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    • "However, direct evidence of a decrease in endothelial PGI 2 synthesis caused by COX-1 −/− has not yet been reported. Also, some COX-1 inhibitors may have effects independent of their intended target (Brenneis et al. 2006). Thus, it would also be of interest to determine how COX-1 −/− directly affects vascular PGI 2 synthesis in situ. "
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    ABSTRACT: This study was to determine whether the endothelium of mouse major arteries produces prostacyclin (PGI(2)) and, if so, to determine how PGI(2) affects vasomotor reactivity and whether cyclo-oxygenase-1 (COX-1) contributes to PGI(2) synthesis. Abdominal aortas, carotid and femoral arteries were isolated from wild-type mice and/or those with COX-1 or -2 deficiency (COX-1(-/-); COX-2(-/-)) for biochemical and/or functional analyses. The PGI(2) metabolite 6-keto-PGF(1α) was analysed with high-performance liquid chromatography-mass spectroscopy, while vasoreactivity was determined with isometric force measurement. Results showed that in the abdominal aorta, ACh evoked endothelium-dependent production of 6-keto-PGF(1α), which was abolished by COX-1(-/-), but not by COX-2(-/-). Interestingly, COX-1(-/-) enhanced the dilatation in response to ACh, while PGI(2), which evoked relaxation of the mesenteric artery, caused contraction that was abolished by antagonizing thromboxane prostanoid (TP) receptors in the abdominal aorta. However, the TP receptor agonist U46619 evoked similar contractions in the abdominal aorta and mesenteric artery. Also, antagonizing TP receptors enhanced the relaxation in response to PGI(2) in mesenteric arteries. Real-time PCR showed that the PGI(2) (IP) receptor mRNA level was lower in the abdominal aorta than in mesenteric arteries. In addition, COX-1(-/-) not only abolished the contraction in response to ACh following NO inhibition in abdominal aorta, but also those in the carotid and femoral arteries. These results demonstrate an explicit role for endothelial COX-1 in PGI(2) synthesis and suggest that in given mouse arteries, PGI(2) mediates not dilatation but rather vasoconstrictor activity, possibly due to a low expression or functional presence of IP receptors, which enables PGI(2) to act mainly on TP receptors.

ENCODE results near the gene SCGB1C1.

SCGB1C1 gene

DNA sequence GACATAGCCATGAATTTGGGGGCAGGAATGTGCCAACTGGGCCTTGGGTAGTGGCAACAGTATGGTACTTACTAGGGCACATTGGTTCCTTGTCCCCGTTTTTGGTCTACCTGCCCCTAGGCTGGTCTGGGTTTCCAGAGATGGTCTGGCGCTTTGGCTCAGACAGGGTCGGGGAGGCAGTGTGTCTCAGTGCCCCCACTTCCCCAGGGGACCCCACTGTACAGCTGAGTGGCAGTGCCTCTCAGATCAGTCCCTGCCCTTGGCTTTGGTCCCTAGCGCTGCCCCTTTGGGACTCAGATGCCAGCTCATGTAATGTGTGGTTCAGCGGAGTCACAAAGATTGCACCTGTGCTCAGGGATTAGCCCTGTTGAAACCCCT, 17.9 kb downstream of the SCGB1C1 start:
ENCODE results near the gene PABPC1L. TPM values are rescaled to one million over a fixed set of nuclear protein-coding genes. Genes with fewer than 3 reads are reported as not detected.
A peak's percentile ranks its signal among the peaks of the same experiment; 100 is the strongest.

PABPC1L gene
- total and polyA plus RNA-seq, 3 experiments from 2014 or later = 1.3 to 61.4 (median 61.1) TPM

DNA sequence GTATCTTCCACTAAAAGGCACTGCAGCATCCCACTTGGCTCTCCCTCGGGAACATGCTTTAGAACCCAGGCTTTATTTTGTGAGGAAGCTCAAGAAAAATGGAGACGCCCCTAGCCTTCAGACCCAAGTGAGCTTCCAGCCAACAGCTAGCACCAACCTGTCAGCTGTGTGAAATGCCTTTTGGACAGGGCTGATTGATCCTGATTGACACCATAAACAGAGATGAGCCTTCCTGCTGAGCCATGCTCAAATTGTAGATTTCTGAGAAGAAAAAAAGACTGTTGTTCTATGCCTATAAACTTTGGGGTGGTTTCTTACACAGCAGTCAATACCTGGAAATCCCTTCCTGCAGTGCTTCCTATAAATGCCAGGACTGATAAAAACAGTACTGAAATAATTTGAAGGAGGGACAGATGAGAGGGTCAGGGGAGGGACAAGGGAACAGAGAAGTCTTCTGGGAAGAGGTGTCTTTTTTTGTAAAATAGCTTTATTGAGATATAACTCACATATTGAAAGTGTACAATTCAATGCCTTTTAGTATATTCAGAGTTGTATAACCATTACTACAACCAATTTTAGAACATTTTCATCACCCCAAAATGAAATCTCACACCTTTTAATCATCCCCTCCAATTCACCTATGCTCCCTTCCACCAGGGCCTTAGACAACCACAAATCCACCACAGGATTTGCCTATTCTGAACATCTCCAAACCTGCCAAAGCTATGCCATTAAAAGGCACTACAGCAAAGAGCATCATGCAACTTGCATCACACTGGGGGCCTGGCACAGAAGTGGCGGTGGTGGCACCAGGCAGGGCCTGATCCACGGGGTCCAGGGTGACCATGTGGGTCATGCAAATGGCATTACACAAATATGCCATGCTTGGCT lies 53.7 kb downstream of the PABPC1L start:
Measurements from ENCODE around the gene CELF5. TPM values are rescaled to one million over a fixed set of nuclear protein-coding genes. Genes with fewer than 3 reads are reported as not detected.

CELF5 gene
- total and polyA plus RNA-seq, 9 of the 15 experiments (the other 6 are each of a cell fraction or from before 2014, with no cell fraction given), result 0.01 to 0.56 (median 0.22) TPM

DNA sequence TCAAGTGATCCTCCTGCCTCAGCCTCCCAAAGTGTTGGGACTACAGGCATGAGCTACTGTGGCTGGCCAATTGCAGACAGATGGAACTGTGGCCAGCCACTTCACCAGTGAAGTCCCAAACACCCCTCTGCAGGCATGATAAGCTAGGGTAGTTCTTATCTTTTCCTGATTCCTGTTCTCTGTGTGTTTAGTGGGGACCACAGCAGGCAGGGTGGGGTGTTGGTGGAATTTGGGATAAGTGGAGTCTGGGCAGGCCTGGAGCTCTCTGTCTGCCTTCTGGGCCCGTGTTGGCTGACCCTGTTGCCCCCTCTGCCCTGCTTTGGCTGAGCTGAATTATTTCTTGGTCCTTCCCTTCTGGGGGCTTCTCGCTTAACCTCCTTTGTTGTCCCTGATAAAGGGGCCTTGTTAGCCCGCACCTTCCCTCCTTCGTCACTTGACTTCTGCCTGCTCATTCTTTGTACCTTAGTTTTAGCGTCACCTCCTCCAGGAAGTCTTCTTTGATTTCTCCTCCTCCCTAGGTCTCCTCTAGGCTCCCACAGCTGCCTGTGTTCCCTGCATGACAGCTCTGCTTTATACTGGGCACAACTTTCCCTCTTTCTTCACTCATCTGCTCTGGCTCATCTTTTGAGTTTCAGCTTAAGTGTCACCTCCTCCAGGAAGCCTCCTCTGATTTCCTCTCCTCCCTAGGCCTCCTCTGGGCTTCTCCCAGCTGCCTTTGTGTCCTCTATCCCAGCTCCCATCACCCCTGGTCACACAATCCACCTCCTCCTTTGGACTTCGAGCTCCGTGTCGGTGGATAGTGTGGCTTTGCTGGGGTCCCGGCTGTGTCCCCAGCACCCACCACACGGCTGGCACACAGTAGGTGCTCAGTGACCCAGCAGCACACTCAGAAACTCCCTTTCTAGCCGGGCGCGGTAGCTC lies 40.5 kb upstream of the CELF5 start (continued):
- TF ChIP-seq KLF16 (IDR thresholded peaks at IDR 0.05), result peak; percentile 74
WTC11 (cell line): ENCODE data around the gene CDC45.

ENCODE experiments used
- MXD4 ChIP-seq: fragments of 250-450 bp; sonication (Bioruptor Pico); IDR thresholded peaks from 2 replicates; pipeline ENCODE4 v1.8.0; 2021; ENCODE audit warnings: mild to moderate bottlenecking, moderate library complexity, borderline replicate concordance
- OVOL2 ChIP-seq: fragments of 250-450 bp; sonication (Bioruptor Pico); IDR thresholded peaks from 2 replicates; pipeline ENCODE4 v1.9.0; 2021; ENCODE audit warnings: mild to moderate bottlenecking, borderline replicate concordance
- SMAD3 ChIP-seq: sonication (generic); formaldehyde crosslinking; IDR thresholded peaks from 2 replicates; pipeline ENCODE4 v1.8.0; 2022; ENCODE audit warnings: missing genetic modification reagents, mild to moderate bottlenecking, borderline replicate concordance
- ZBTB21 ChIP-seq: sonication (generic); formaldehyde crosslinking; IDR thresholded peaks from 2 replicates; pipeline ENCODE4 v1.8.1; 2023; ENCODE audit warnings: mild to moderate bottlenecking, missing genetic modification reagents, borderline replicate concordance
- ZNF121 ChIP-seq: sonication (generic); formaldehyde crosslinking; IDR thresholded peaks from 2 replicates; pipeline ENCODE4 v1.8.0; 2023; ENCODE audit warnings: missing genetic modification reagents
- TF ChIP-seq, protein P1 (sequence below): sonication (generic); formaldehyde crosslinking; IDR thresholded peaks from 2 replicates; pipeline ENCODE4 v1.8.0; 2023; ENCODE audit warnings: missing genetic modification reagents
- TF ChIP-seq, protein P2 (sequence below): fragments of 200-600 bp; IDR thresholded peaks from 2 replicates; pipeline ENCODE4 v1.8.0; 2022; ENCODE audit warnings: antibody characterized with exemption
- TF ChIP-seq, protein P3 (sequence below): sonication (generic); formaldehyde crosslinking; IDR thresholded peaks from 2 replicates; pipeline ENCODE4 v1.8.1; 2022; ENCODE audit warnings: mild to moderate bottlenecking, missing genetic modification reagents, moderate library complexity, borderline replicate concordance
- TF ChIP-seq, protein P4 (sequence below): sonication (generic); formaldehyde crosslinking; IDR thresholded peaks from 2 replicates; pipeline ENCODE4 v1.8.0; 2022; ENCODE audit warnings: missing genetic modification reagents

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    • "Interestingly, Ivanov et al. (2002) report downregulation of COX-1 mRNA in hypothalamus and peripheral tissues during the later phases of LPSinduced fever, consistent with COX-1 influences being exerted over particular time domains. Caution is warranted in interpreting the results of such pharmacologic interventions, as off-target effects of isoform-selective COX inhibitors may occur with variations in dose or experimental setting (Brenneis et al., 2006). Supporting the validity of the present findings are the observations that a selective COX-2 inhibitor failed to affect LPS-induced HPA secretory responses or tissue PGE 2 levels at a time point at which COX-1 blockade was effective, and that COX-1-deficient mice displayed a compatible dampening of LPS-induced recruitment of HPA control circuitry. "